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Banks did not get in trouble bc of defaulted home loans (at least not the banks that received the headline 'bail outs).

All these mortgages, commercial, residential, and other assets were structured and packaged into securities on banks balance sheets. They bought 'insurance' on these assets from AIG and other companies called mono lines, which traditionally only insured municipal bonds. Bc the securities were thought to be very high quality, the leverage they wrote to proved to be fatal. The banks did not receive the full payouts from this insurance, rather taking billions of dollars in provisions.
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Old 03-02-2014, 01:50 AM
 
13,542 posts, read 7,782,065 times
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credit default swaps, repeal of glass-steagal/ provisions in banking act 1933, phoney investment ratings. A few things lined up including what the previous post said. Its actually a good lesson to understand sme of the complexity of what happened. I am no financial guy but I found the research quite interesting even though I dnt have a full grasp over the details.

The natural aversion to risk gave way to greed by shifting the risk elswhere. The incentive was then to write up as many mortgages as possible to be packaged and resold as securities. Securities that remained highly rated even though they were comprised of mostly high risk sub prime mortgages. The more they created the more they sold... easy money. They did not care if the individuals being issued mortgages were overleveraging their ability to pay the mortgage. Easy loans and credit means artificially inflating the consumers ability to purchase. Artificial increase in consumer power also means a rise in prices.... in this case housing prices which leads to over valued properties.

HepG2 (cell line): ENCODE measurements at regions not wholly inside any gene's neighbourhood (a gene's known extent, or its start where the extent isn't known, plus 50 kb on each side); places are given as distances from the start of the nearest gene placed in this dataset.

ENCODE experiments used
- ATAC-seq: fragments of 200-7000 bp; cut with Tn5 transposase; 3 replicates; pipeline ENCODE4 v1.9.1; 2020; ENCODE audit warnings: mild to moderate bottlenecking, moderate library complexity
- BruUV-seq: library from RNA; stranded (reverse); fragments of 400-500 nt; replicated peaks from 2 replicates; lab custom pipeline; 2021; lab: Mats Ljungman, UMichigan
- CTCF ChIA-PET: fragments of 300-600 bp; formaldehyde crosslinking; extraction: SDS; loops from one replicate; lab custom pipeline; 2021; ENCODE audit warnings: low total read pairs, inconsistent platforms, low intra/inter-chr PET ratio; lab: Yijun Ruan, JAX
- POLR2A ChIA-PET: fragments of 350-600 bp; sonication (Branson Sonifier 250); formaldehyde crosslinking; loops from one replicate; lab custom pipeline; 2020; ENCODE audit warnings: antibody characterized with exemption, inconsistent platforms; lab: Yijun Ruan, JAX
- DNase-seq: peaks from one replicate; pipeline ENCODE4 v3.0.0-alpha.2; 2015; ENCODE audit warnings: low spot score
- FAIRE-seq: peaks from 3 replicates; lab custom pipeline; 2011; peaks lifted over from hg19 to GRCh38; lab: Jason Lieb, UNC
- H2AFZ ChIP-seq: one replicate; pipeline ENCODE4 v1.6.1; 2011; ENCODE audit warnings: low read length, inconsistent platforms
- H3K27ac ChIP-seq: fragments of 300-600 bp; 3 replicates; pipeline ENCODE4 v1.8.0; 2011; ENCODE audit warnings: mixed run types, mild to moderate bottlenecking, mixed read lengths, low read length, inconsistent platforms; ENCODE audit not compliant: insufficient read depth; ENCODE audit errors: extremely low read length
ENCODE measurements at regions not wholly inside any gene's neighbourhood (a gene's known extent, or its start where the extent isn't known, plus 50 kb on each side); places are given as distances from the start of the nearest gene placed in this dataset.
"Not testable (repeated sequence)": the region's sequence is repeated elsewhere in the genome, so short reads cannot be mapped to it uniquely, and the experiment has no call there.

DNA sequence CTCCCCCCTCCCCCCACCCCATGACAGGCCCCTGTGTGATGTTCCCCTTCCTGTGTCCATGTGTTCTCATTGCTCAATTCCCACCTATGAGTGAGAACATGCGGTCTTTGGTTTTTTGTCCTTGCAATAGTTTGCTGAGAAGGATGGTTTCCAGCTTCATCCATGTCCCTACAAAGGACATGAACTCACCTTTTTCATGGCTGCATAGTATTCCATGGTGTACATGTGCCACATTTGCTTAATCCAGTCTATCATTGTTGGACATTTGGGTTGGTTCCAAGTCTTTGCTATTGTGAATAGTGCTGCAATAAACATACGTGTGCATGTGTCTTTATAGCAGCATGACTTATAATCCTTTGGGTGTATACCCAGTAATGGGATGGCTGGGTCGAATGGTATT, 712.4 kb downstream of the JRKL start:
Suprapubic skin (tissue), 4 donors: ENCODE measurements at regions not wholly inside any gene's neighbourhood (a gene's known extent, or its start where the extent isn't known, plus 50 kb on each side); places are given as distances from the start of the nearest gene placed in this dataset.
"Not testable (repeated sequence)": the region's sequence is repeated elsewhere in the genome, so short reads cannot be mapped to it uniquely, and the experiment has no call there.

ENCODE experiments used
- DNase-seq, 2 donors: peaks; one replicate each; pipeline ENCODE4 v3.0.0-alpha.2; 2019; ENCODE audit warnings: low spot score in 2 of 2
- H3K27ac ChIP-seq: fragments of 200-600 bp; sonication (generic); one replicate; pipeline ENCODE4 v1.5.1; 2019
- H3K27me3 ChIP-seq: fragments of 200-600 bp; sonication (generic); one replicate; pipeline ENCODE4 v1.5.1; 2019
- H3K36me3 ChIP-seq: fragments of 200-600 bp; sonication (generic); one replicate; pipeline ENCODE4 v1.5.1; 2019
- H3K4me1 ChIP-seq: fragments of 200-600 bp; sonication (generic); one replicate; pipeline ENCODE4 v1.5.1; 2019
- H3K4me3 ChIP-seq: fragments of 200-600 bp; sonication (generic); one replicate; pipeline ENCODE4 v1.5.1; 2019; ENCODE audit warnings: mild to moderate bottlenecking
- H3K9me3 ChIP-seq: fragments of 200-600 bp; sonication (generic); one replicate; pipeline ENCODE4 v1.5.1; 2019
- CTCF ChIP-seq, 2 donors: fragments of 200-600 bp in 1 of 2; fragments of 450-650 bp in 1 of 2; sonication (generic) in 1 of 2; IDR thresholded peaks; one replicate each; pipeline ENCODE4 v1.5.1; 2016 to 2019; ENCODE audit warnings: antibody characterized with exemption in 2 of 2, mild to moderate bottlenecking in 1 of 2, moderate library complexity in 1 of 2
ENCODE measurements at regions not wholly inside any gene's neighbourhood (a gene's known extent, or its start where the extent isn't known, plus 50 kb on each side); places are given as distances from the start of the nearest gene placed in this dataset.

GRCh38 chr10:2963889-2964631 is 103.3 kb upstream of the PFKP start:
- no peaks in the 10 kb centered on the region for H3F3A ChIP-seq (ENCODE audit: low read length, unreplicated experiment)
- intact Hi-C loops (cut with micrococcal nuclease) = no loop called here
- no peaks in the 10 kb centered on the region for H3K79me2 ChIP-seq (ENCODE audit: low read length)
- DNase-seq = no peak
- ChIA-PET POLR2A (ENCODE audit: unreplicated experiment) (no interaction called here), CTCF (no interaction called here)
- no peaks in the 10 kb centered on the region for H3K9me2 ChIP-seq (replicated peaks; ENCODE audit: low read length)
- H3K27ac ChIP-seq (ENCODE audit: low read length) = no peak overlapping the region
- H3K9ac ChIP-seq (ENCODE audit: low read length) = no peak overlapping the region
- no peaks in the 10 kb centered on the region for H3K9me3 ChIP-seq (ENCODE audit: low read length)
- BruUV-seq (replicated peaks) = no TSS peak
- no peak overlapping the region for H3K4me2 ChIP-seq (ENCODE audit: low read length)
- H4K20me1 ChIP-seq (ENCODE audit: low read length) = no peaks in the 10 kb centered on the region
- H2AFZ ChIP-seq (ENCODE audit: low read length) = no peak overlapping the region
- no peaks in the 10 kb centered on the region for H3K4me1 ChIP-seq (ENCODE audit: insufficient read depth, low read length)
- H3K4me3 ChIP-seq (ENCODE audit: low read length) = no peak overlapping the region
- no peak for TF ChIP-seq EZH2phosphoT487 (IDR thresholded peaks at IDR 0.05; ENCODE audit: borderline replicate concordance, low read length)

The part I am still grasping is the shifting of risk. The effective repeal of the glass steagall act removed the seperation of banking and securities of which credit defalt swaps which were credited to mitigate the risk were treated as securities. ??

anyways... Again not a financial guy so feel free to correct me.
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Old 03-02-2014, 01:59 AM
 
13,542 posts, read 7,782,065 times
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Oh yes..l. After reading about all this on my own. I came away thinking....

The glass steagall act came to be (and the banking act of 1933) as a reaction to the 1929 marketcrash. It was a safety net to prevent it from happening again. Somehow those that supposedly represent the interests of this nation believed that we could remove that safety net, make more money, intrust the banking system, and continue on safely. That somehow we were smarter and better than our 1920s, 1930s counterparts? Great egos at work.....

At least that was my final laymans take on the situation. So whose names were on the legistlature that rendered those provisions to be effectively repealed? I bet they are doing better than most working americans these days